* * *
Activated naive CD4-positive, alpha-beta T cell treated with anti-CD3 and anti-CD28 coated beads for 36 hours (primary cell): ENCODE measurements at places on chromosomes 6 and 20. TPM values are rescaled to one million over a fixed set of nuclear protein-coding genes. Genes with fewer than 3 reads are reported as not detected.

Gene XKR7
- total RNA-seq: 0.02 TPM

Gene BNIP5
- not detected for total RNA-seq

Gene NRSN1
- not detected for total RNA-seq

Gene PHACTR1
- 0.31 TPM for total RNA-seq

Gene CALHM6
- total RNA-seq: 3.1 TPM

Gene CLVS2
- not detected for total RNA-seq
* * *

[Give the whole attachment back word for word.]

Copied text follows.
Activated naive CD4-positive, alpha-beta T cell treated with anti-CD3 and anti-CD28 coated beads for 36 hours (primary cell): ENCODE measurements at places on chromosomes 6 and 20. TPM values are rescaled to one million over a fixed set of nuclear protein-coding genes. Genes with fewer than 3 reads are reported as not detected.

Gene XKR7
- total RNA-seq: 0.02 TPM

Gene BNIP5
- not detected for total RNA-seq

Gene NRSN1
- not detected for total RNA-seq

Gene PHACTR1
- 0.31 TPM for total RNA-seq

Gene CALHM6
- total RNA-seq: 3.1 TPM

Gene CLVS2
- not detected for total RNA-seq